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Notes from Nebraska
Comments from Annie: In his blog entry, George Wood documents the human emotion of Commissioner of Education Doug Christensen, an educational leader who has earned the respect of his community by standing his ground on teacher- and student-based assessment policy.
Notes from Nebraska
Posted by George Wood at 10/24/06
In most states when teachers and administrators gather to talk about assessment you can count on four things: The talk will be about pass rates and cut scores; nothing much will be said about student learning; plenty of time will be devoted to how to get teachers to teach to the test; and no one will go home happy.
Not so in Nebraska, a state that, in spite of pressure from the U.S. Department of Education, has refused to go down the road of standardizing their schools through a on-size-fits-all testing program. Instead, for Nebraska, assessment is a tool to help teachers teach and students learn rather than a club to beat schools and communities into line.
In September I went to Nebraska to see how their system (known as STARS for School-based Assessment and Reporting System) worked and what could be learned from it. Clearly being the last state in the union to adopt state standards and assessments to go with them was a good idea.
Nebraska’s unique system has developed under the leadership of Commissioner of Education Doug Christensen. For Christensen, assessment is a means to an end, not an end in itself. As he put it to me over lunch, “Too many people have put the assessment cart in front of the learning horse.” With this in mind, Nebraska’s system of state standards and assessment was designed not to rate and compare schools but to help teachers understand the effects of their teaching.
Nebraska does not rely, as do most states, on a single statewide standardized test or tests to rate students and rank schools. Rather, as Pat Roschewski, Nebraska’s Director of Statewide Assessment, explains the system, “Each Nebraska school district is responsible for adopting … standards, building local classroom assessment to measure those standards, and using the data from the assessment to inform decisions about instruction.
Each local assessment system is reviewed and rated for quality by external assessment experts, and the ratings for both assessment quality and student performance on standards are published annually on Nebraska's State of the Schools Report.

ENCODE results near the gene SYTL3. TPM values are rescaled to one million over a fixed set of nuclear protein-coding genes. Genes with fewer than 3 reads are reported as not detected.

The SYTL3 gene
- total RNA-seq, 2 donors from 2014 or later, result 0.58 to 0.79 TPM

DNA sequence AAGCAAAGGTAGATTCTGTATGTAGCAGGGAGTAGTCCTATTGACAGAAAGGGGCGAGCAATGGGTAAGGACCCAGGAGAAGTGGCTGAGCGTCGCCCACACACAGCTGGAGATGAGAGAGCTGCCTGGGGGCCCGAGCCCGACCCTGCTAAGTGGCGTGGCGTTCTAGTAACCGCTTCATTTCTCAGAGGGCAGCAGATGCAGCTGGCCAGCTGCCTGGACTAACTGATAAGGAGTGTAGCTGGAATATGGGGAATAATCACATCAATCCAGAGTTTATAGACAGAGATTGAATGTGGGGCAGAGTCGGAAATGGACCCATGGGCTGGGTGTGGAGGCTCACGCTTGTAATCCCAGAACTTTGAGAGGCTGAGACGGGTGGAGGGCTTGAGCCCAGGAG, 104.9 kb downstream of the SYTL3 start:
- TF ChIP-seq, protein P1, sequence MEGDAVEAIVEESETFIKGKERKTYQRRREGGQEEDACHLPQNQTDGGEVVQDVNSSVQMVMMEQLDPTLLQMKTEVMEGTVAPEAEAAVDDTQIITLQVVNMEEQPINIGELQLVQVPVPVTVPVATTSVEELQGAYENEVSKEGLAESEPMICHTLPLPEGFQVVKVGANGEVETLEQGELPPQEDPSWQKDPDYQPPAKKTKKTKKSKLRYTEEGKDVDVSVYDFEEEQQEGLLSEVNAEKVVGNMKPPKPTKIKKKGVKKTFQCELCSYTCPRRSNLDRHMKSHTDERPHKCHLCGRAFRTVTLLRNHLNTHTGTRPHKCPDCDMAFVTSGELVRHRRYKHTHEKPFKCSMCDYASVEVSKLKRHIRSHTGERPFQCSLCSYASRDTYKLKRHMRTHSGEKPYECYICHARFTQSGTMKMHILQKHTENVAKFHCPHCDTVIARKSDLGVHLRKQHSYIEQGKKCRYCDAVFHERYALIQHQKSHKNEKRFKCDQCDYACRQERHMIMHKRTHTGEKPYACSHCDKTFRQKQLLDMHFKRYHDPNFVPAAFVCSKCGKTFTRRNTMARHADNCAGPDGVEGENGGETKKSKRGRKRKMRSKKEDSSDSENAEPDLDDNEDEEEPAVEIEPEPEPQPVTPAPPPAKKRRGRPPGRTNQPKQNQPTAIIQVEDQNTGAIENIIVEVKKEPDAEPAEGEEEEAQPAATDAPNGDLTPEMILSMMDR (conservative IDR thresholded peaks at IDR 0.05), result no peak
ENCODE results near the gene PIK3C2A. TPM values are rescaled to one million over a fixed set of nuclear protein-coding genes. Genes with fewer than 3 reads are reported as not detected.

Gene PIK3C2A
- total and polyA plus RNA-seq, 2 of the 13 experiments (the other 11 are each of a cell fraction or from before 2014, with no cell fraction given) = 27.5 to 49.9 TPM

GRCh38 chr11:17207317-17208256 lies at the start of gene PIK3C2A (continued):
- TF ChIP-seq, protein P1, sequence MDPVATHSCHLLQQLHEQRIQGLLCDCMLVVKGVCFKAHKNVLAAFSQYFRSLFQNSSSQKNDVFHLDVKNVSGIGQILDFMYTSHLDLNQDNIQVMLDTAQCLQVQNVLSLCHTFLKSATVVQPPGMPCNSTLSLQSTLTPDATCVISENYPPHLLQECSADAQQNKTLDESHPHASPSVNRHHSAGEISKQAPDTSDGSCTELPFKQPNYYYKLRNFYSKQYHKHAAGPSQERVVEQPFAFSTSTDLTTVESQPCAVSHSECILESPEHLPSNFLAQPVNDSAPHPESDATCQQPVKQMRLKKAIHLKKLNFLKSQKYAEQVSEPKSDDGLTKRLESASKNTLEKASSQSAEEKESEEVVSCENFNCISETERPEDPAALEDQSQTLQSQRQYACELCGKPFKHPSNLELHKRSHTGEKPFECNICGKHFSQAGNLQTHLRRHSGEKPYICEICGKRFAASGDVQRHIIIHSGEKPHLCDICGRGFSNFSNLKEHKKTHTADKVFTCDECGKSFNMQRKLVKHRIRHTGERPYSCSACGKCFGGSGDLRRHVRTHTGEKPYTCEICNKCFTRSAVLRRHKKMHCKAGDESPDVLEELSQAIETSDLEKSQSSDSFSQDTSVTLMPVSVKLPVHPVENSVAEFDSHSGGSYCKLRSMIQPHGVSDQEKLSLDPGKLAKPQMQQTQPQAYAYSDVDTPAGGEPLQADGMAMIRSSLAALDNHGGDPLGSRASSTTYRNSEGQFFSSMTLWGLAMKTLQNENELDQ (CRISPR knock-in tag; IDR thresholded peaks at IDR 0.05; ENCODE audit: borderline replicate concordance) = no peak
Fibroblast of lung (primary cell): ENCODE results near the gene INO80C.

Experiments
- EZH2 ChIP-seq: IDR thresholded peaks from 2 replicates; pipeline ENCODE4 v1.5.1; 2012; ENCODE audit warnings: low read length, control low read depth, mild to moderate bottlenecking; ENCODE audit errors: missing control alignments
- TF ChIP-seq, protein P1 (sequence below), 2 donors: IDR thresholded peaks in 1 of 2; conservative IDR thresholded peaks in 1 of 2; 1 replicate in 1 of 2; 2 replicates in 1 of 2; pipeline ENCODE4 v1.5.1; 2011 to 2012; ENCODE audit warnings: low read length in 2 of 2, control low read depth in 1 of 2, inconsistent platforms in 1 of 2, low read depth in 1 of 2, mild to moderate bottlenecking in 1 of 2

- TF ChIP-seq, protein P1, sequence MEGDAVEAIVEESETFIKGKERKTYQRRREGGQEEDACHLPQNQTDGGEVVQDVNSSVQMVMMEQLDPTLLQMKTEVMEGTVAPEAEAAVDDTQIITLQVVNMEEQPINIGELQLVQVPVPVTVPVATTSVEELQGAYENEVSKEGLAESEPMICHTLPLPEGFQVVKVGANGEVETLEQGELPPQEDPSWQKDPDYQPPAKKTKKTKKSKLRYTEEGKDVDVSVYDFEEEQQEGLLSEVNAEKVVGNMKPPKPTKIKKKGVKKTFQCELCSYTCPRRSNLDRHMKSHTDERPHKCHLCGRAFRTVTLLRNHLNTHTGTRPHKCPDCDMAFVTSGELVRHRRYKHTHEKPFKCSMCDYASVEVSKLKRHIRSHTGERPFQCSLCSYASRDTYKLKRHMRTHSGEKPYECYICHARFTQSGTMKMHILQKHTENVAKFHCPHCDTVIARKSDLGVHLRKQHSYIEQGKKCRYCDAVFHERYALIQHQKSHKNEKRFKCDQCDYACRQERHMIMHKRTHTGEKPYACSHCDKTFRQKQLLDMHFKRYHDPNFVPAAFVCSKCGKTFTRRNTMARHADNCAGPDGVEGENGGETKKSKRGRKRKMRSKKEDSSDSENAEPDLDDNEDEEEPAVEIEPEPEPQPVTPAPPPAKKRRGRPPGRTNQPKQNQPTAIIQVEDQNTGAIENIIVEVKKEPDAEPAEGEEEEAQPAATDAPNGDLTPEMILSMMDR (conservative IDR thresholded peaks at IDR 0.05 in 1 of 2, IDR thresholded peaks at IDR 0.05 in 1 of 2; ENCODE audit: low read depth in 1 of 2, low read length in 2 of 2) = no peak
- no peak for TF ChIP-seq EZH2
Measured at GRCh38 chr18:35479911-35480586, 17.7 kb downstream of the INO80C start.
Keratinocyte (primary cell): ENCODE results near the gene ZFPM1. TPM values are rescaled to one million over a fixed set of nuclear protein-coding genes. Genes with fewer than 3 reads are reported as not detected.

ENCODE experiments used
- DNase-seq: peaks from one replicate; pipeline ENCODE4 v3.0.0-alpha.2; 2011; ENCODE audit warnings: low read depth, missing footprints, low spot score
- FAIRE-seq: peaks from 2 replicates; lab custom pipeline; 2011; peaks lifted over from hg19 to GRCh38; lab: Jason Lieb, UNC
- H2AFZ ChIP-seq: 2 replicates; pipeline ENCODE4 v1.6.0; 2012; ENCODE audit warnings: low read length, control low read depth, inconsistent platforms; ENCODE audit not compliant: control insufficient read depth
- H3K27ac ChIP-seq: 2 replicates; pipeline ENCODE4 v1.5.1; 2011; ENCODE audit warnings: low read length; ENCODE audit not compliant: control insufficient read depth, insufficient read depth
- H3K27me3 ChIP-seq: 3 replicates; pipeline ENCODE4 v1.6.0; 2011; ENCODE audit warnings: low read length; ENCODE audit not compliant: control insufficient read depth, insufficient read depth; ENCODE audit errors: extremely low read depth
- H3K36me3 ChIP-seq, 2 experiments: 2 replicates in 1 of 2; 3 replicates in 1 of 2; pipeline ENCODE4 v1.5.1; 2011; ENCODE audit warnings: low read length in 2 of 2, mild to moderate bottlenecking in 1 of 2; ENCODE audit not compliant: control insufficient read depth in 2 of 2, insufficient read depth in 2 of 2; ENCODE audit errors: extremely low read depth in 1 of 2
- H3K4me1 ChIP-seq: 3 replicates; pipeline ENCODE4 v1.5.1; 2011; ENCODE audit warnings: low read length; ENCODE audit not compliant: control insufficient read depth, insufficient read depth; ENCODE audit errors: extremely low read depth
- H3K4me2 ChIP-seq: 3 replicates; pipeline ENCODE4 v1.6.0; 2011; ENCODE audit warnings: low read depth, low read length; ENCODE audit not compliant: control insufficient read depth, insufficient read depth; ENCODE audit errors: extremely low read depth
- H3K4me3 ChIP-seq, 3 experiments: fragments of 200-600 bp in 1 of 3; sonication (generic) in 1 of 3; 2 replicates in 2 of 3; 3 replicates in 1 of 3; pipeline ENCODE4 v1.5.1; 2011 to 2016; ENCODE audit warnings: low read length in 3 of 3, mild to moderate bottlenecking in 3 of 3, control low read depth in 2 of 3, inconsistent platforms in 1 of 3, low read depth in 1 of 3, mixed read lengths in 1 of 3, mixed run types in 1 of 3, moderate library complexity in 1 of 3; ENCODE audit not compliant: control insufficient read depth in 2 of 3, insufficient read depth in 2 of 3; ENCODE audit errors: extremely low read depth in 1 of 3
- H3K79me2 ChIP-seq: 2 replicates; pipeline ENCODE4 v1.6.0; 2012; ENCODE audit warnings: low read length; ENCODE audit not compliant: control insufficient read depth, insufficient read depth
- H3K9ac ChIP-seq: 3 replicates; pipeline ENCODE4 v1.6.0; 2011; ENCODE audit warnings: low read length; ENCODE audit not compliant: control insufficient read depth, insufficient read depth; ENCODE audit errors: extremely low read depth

In addition to the local assessment of standards, all districts participate in a statewide writing assessment scored both in the state and out, and a norm-referenced test. STARS brings together the best of both worlds: school improvement and public accountability.”
To simplify, each local district begins by either adopting the Nebraska State standards (which are unusually clear and holistic compared to the volumes put out by many states) or by choosing to establish their own local standards.
Then the district, not the state, develops assessments that provide feedback to teachers on how well students are mastering the standards.
The statewide writing assessment is a holistic process, with reading and scoring done by 400 Nebraska teachers (there is a waiting list of participants).
And guess what, the scores on writing exams sent out of state come back higher than those given by Nebraska’s teachers.
While there is still a way to go in the process, Nebraska’s standards reclaim the democratic nature of decision-making in our schools.
Rather than respond to the demands of faceless and nameless bureaucrats, Nebraska’s teachers have developed extensive assessment skills that they employ in their classrooms.
Rather than sit for batteries of tests whose scores mean little more than a ticket to promotion, Nebraska students are engaged in multiple tasks that they use to track their performance and assess their own learning.
And rather than simply adopt state education standards over which they have no local say, Nebraska’s communities have debated and discussed the things they want their children to know and be able to do.
Attending the Nebraska STARS conference last month was a shot-in-the-arm for anyone who believes that democracy can work.
Listening to state school board members and teachers talk about how to move to more performance assessment; sharing coffee with district superintendents who wanted to talk about student writing; hearing students speak about learning not how to work harder but change the way they work, made one thing clear – when you trust people to do good work and give them the support they need they will usually come through.
As I mentioned, the head cheerleader, thinker, and motivator behind this effort is Nebraska’s Commissioner of Education Doug Christensen. His unfailing commitment to local assessments, teacher development, and student engagement springs from his belief that our public schools are the hallmark of our democracy.
This has extended into not only seeing schools as a place that engenders in the young the habits of heart and mind that make democracy possible, but also seeing that the governance of schools is a place of democratic renewal for educators, parents, and community members.
Christensen’s commitment has earned him the respect and admiration of educators and politicians alike.
Recently he won the battle with the U.S. D.O.E. over the Nebraska system, a fight that Nebraska did not go looking for, but one Christensen would not back down from.
Perhaps it was not only in appreciation of his opening address at the STARS conference, but this recent victory as well that earned him an extended standing ovation when he finished his remarks.
It was an ovation that left him speechless and a bit choked up. It was unlike anything you are likely to see when state leaders talk about assessment, and that is a shame.
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